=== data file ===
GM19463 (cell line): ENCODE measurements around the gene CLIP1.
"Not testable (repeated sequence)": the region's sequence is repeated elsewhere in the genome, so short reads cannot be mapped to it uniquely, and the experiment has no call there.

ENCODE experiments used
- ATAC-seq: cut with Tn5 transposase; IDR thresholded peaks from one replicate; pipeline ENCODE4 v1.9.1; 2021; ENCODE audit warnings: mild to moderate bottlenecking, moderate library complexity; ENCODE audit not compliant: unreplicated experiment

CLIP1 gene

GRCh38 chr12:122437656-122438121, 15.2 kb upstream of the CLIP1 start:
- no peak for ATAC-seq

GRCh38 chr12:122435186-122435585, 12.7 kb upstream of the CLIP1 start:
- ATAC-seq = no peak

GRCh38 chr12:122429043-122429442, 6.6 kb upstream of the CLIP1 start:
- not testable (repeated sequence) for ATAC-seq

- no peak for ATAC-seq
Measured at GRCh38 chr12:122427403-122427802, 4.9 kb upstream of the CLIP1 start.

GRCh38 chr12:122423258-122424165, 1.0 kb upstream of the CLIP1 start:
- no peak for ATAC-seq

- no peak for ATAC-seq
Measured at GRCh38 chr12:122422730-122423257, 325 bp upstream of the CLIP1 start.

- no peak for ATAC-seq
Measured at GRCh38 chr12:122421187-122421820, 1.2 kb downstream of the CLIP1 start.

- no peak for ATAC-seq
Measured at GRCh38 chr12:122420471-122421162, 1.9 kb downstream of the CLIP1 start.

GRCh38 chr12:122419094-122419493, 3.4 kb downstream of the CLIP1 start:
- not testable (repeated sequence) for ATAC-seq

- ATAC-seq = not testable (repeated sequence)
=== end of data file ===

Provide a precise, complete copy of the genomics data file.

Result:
GM19463 (cell line): ENCODE measurements around the gene CLIP1.
"Not testable (repeated sequence)": the region's sequence is repeated elsewhere in the genome, so short reads cannot be mapped to it uniquely, and the experiment has no call there.

ENCODE experiments used
- ATAC-seq: cut with Tn5 transposase; IDR thresholded peaks from one replicate; pipeline ENCODE4 v1.9.1; 2021; ENCODE audit warnings: mild to moderate bottlenecking, moderate library complexity; ENCODE audit not compliant: unreplicated experiment

CLIP1 gene

GRCh38 chr12:122437656-122438121, 15.2 kb upstream of the CLIP1 start:
- no peak for ATAC-seq

GRCh38 chr12:122435186-122435585, 12.7 kb upstream of the CLIP1 start:
- ATAC-seq = no peak

GRCh38 chr12:122429043-122429442, 6.6 kb upstream of the CLIP1 start:
- not testable (repeated sequence) for ATAC-seq

- no peak for ATAC-seq
Measured at GRCh38 chr12:122427403-122427802, 4.9 kb upstream of the CLIP1 start.

GRCh38 chr12:122423258-122424165, 1.0 kb upstream of the CLIP1 start:
- no peak for ATAC-seq

- no peak for ATAC-seq
Measured at GRCh38 chr12:122422730-122423257, 325 bp upstream of the CLIP1 start.

- no peak for ATAC-seq
Measured at GRCh38 chr12:122421187-122421820, 1.2 kb downstream of the CLIP1 start.

- no peak for ATAC-seq
Measured at GRCh38 chr12:122420471-122421162, 1.9 kb downstream of the CLIP1 start.

GRCh38 chr12:122419094-122419493, 3.4 kb downstream of the CLIP1 start:
- not testable (repeated sequence) for ATAC-seq

- ATAC-seq = not testable (repeated sequence)